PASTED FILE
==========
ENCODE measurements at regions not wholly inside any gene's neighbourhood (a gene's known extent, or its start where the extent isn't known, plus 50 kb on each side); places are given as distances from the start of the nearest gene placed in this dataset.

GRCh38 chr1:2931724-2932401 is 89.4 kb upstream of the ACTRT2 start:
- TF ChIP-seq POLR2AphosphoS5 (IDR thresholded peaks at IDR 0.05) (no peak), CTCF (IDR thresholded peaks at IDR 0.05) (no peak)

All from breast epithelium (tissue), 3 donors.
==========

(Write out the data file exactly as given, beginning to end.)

ENCODE measurements at regions not wholly inside any gene's neighbourhood (a gene's known extent, or its start where the extent isn't known, plus 50 kb on each side); places are given as distances from the start of the nearest gene placed in this dataset.

GRCh38 chr1:2931724-2932401 is 89.4 kb upstream of the ACTRT2 start:
- TF ChIP-seq POLR2AphosphoS5 (IDR thresholded peaks at IDR 0.05) (no peak), CTCF (IDR thresholded peaks at IDR 0.05) (no peak)

All from breast epithelium (tissue), 3 donors.